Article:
As one looks at the drawing above; we see a hand drawing another hand, but which is drawing the first hand, but which hand is drawing which? Our mind is challenged, it doesn’t make sense!
This is so often true also of the faith we profess. We are often called to flip things upside down, to view things from a different perspective, to accept that, which to many, makes no sense or is illogical. It is all so paradoxical.
Interestingly, Orthodox and Paradox are two words having much in common. The "dox" that ends both terms have roots in the Greek word doxa, which means "belief" or "opinion."(In later Christian usage, doxa came to mean "glory," but only as an extension of its much older philosophical meaning, which is "belief"). “Ortho” has a Greek root meaning to straight, correct, or upright.And so, if a doxa is an opinion or a belief, then ortho-doxa is a "correct or right belief."Similarly, the prefix “para” has a Greek root meaning "beyond" or "outside of"; and so, something that is "para doxa,", is beyond belief, contradicting what we might commonly believe to be true.
For many, that which is ‘Orthodox’ often appears to be a ‘Paradox’. For instance, we are monotheists, we believe in one God. But we call that God a Trinity, one God in three persons; but how can God be both 1 and 3? – A paradox? Again, The Orthodox Church believes that Our Lord, Jesus, while on earth, was fully Immortal God and, at the same time, fully Mortal Man. How can He be both? And then of course we have the Mother of our Lord; A virgin mother?
"O Mother that hath known no man, thou didst conceive, not experiencing corruption,
lending a body to the Word,
the Creator of all, becoming a receptacle to thine insupportable Creator,
a dwelling-place to thine incomprehensible Maker."
On Monday it is the feast of The Elevation of the Holy Cross, also referred to as the Exaltation of the Cross, one of the Great Feasts of the Orthodox Church. This feast commemorates two events: Firstly, The finding of the Cross by the Empress Helen (the mother of St. Constantine the Great) on Golgotha in 326 AD, the place where Christ was crucified. Then recovery of the Cross from the Persians who had taken the Cross as a prize after sacking Jerusalem in 614 AD. It was recovered by the forces of the Byzantine Empire in 627 AD. The Cross was taken into the temple of the Resurrection, where it was joyously held up for veneration by the faithful.
Now, when it comes to a paradox, is there anything more paradoxical than the Cross of Our Lord? As the Apostle Paul writes 1 Corinthians I: 23,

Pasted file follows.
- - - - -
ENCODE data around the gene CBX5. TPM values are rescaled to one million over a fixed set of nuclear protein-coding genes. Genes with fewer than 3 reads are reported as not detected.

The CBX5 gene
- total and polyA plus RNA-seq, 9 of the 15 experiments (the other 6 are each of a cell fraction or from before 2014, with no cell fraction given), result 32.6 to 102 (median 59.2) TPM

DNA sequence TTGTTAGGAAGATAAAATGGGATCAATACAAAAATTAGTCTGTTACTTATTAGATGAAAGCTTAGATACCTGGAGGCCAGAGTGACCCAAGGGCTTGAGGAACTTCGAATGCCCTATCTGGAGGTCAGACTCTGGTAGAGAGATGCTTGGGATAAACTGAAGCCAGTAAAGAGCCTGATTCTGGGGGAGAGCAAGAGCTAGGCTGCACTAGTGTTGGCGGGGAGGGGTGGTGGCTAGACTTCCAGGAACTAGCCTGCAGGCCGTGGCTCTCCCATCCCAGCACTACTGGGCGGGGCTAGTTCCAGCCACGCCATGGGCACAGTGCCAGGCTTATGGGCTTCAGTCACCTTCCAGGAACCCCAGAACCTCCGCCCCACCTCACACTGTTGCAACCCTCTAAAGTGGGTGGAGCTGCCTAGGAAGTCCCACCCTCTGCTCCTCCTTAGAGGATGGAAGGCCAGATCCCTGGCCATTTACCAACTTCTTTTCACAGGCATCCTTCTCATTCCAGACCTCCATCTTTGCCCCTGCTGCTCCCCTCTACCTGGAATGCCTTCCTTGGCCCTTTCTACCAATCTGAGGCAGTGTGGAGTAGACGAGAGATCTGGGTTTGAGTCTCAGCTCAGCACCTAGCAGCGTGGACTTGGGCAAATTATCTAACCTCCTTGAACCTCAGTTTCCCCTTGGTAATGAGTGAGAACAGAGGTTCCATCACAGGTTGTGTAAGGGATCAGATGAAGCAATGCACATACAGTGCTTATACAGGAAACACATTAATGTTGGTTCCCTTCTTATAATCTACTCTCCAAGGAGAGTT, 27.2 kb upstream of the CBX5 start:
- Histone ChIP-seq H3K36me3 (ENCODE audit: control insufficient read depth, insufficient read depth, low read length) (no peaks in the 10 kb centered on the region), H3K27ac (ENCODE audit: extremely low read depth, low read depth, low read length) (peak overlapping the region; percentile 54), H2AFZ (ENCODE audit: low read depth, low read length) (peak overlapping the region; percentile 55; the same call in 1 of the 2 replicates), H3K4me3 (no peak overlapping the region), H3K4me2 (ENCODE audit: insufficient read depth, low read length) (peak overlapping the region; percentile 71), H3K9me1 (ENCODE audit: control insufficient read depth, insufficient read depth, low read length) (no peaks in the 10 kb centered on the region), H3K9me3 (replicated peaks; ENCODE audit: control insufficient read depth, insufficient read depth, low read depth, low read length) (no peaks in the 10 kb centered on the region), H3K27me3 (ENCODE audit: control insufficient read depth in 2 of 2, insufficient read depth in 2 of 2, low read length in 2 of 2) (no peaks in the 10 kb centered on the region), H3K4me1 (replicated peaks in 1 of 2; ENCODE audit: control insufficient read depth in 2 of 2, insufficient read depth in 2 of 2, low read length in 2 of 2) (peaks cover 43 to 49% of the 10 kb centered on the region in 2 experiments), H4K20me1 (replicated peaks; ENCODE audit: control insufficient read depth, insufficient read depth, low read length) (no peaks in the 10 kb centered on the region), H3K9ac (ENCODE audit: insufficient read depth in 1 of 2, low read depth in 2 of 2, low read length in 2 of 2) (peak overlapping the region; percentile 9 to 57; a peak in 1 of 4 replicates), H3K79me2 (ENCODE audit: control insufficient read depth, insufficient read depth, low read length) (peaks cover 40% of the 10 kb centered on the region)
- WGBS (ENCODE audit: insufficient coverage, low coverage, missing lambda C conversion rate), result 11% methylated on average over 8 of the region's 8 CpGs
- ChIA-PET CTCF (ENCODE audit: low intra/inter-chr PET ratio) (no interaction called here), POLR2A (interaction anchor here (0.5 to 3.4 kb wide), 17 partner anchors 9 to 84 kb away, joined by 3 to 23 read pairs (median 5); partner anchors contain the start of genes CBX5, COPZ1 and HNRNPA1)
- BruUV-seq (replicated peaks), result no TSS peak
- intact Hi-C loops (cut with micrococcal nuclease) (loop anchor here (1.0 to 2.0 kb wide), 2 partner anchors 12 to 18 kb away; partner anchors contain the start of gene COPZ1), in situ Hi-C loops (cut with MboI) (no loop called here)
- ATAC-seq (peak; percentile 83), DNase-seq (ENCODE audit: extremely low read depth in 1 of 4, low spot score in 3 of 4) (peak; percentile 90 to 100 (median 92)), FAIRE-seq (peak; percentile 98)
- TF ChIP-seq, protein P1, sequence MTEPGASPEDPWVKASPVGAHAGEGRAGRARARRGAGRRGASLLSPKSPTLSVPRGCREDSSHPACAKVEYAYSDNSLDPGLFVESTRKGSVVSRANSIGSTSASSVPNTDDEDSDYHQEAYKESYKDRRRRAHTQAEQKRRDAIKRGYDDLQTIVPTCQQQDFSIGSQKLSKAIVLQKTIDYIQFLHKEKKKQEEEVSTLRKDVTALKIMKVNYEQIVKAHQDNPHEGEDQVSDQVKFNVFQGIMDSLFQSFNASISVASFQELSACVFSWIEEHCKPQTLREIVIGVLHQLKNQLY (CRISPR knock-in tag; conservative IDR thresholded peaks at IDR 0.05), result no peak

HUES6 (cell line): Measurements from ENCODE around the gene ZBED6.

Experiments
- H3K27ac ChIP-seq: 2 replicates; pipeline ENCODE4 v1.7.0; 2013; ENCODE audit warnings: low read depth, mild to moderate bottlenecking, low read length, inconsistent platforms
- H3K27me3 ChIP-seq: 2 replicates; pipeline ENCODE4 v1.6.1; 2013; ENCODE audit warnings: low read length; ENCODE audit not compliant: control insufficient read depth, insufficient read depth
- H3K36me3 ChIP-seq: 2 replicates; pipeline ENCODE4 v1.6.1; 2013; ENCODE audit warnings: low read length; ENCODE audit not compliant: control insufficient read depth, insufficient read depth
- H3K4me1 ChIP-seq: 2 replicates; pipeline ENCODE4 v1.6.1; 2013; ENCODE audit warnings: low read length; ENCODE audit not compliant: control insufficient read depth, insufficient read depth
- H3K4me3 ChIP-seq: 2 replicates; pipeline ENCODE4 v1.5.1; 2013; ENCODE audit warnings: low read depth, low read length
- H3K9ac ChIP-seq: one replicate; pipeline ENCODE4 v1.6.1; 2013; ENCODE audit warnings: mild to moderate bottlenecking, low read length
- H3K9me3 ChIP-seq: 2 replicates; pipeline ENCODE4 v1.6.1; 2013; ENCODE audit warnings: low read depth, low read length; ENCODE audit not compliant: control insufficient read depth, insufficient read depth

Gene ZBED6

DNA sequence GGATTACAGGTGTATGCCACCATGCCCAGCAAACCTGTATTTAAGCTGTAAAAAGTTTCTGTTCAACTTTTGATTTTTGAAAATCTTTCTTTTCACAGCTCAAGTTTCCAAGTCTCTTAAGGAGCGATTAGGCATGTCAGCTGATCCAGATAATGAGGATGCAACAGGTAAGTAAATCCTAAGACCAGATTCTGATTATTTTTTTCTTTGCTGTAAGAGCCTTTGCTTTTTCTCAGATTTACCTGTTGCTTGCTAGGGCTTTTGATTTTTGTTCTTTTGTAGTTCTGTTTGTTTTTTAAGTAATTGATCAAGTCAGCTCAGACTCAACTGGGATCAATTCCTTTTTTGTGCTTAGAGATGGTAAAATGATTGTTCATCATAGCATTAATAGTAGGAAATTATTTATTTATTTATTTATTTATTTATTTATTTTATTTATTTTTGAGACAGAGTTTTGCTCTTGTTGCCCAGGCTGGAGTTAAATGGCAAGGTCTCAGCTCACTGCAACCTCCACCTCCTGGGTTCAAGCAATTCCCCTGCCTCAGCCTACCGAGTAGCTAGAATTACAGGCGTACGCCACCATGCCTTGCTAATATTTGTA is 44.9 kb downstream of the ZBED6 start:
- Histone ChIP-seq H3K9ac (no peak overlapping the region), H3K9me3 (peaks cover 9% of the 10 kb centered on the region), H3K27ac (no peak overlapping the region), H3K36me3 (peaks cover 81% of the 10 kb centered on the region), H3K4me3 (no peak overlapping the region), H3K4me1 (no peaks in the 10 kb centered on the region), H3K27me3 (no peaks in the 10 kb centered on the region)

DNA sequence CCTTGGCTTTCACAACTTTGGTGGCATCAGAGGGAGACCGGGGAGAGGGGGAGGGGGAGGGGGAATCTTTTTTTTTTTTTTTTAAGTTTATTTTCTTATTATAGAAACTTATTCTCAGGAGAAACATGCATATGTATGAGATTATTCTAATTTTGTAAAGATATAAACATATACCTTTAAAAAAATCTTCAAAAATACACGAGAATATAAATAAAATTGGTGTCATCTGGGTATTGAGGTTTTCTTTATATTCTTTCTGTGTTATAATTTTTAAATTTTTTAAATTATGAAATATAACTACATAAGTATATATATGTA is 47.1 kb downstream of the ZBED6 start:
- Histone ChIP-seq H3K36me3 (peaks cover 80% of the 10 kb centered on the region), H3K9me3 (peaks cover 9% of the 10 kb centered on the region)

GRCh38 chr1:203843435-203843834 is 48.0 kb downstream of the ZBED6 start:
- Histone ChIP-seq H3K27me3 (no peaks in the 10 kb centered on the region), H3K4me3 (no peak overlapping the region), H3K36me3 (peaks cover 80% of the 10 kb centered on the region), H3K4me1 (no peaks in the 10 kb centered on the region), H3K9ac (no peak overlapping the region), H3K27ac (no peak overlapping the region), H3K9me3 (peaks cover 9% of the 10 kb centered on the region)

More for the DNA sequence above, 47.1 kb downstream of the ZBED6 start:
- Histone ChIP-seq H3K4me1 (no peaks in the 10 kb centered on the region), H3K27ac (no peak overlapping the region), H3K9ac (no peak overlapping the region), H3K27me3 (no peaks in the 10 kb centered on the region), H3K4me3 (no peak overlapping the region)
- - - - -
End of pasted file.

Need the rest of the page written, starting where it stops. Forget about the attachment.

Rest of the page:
“But we preach Christ crucified, unto the Jews a stumbling block, and unto the Greeks foolishness;”
The Apostle tells us that the Jews seek signs because that is what the prophets gave them, although even then they did not believe. Their expectation of the Messiah was of one who would triumph over Israel’s enemies and establish Jerusalem as the centre of the world. Death by crucifixion was shameful and unthinkable. Their Messiah was to be exalted, not humiliated.
Greek speculative philosophy generally regarded the realm of the spirit and ideas as good and vastly superior to the inferior world of matter. With such a world view the whole idea of a God who became man and assumed the limitations of mortality by assuming a material body subject to suffering and death, was unthinkable. For Greeks salvation was through the mystical reception of knowledge, which would free them from the bondage of the physical world and enable them to share in the spiritual realm. The whole cycle of creation and redemption was unthinkable to them.
At the heart of the Orthodox Christian mysteries there is usually a paradox: The Creator who becomes a creature; the virgin who gives birth but remains a virgin; of the way to life being through death; of the poor being rich; of the weak being strong. To the unbeliever it is simply contradiction and disingenuous, proving the foolishness of the Gospel, and the credulity of Christians. To the believer, however, the wisdom of God is not the same as the wisdom of this world. Origen states that it is the world’s wisdom that is foolish “even though the simplicity of God’s wisdom makes those who have it appear foolish in the eyes of the world. Believers have received this divine wisdom and thus in this world appear to be fools.” It is not surprising therefore that the Orthodox Church has a whole category of saints known as “Fools for Christ.”
From an object of destruction and shame, the cross has become the emblem of pride and respect. We raise it high over our churches; we decorate our most sacred objects with it whether they are buildings, or fabrics; we suspend it around our necks; we sign ourselves with the cross when we begin our prayers; we use it to bless our food. The Cross is a ubiquitous and potent symbol. In itself it is a means of grace. Saint Antony the Great speaks of defending himself by faith and the sign of the cross.
Drawing by Maurits Cornelis Escher (1898-1972), Drawn in 1948, Pencil on paper
Troparion of the Exaltation of the Cross
O Lord, save Thy people, and bless Thine inheritance.
Grant victories to the Orthodox Christians over their adversaries;
and by virtue of Thy Cross, preserve Thy habitation.
This mainly contains homilies and messages from our priests, although there is some scope to share thoughts and interesting articles which we may want to share with others